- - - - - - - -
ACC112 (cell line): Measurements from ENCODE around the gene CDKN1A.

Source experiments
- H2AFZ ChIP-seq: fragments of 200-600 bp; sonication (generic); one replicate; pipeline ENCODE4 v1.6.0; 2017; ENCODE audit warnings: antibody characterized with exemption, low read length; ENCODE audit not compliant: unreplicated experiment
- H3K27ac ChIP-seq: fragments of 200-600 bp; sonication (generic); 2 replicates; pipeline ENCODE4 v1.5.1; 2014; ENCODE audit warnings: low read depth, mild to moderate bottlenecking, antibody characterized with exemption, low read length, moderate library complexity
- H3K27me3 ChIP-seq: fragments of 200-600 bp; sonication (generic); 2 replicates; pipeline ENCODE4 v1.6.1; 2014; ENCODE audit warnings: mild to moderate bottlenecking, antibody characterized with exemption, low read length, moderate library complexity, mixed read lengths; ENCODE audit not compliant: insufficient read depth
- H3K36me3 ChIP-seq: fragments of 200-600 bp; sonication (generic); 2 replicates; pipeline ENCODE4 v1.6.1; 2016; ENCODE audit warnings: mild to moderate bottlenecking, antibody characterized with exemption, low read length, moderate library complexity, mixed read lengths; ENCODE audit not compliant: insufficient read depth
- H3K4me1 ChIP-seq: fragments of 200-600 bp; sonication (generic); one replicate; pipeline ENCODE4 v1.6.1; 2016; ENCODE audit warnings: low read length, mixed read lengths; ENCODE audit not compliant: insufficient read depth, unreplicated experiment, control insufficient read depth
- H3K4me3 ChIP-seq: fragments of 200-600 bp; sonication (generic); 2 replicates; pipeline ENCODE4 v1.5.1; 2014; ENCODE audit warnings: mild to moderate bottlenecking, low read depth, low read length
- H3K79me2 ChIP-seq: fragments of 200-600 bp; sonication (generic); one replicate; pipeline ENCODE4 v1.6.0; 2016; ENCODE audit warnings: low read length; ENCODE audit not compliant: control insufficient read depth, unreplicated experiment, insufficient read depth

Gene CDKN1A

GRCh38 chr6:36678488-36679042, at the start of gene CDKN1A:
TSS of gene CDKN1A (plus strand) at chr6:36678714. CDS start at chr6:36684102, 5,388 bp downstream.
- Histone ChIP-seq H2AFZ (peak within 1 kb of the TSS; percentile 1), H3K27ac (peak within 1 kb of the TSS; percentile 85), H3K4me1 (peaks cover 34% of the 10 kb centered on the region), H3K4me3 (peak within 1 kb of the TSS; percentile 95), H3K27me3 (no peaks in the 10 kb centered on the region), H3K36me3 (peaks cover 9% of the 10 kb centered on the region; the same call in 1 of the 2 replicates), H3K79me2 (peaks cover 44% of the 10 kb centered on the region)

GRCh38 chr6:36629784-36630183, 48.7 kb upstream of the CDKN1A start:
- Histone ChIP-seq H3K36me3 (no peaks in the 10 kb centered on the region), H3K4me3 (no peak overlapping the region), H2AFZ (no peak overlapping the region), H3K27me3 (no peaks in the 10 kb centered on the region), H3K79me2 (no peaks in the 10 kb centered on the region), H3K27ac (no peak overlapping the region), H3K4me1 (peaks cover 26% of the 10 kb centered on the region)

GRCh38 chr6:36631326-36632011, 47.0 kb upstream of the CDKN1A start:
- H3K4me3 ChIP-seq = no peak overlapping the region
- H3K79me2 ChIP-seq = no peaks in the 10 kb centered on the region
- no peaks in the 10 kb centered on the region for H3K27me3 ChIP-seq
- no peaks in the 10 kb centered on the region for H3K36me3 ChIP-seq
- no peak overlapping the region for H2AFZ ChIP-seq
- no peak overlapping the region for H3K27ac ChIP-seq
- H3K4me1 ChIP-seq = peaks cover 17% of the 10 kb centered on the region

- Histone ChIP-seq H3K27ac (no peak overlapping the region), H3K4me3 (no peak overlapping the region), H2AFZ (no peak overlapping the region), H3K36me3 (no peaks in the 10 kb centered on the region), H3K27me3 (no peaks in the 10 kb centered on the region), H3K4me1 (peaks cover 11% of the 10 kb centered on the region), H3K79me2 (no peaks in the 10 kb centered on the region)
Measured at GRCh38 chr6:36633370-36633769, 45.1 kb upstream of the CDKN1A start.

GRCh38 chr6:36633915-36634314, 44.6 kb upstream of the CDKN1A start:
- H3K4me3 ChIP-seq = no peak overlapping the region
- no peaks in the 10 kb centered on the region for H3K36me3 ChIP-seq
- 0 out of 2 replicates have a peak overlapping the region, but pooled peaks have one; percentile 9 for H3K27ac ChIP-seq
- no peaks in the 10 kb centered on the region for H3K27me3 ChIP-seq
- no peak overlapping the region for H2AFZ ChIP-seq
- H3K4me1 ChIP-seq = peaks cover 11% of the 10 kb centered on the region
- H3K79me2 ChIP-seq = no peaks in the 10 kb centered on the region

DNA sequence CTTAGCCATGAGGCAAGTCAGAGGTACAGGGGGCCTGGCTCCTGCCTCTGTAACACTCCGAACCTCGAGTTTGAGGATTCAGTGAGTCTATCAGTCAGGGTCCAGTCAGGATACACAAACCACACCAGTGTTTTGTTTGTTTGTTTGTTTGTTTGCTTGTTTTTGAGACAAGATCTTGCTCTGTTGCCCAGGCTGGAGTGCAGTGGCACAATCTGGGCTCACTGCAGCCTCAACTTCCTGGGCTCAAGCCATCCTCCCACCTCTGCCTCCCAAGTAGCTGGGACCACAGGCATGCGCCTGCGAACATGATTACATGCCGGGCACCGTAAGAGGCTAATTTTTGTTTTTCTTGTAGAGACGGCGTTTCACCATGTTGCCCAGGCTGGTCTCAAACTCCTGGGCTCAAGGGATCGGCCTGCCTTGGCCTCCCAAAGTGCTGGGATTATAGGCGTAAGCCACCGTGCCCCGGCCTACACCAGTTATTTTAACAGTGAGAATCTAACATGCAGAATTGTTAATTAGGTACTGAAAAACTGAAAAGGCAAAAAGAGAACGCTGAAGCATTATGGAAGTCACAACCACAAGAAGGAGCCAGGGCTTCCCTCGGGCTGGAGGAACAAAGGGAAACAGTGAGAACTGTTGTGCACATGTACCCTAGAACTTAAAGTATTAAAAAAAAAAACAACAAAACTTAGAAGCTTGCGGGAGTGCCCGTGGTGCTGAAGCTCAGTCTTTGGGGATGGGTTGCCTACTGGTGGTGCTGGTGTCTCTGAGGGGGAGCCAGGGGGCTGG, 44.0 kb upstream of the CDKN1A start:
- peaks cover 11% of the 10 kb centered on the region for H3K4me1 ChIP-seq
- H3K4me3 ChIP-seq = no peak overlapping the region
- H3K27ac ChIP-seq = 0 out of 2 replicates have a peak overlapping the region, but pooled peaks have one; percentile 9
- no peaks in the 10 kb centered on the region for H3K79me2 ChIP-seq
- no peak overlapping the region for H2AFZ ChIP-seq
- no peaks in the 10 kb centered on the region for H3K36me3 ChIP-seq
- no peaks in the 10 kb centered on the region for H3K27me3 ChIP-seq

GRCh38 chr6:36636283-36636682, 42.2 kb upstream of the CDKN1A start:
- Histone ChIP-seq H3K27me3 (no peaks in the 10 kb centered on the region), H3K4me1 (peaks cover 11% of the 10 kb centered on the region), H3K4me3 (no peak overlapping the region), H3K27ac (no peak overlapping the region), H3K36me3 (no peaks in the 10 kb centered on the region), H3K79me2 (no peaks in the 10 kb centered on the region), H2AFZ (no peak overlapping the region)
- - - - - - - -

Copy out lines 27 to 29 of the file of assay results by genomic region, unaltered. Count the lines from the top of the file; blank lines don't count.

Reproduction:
- H3K4me3 ChIP-seq = no peak overlapping the region
- no peaks in the 10 kb centered on the region for H3K36me3 ChIP-seq
- 0 out of 2 replicates have a peak overlapping the region, but pooled peaks have one; percentile 9 for H3K27ac ChIP-seq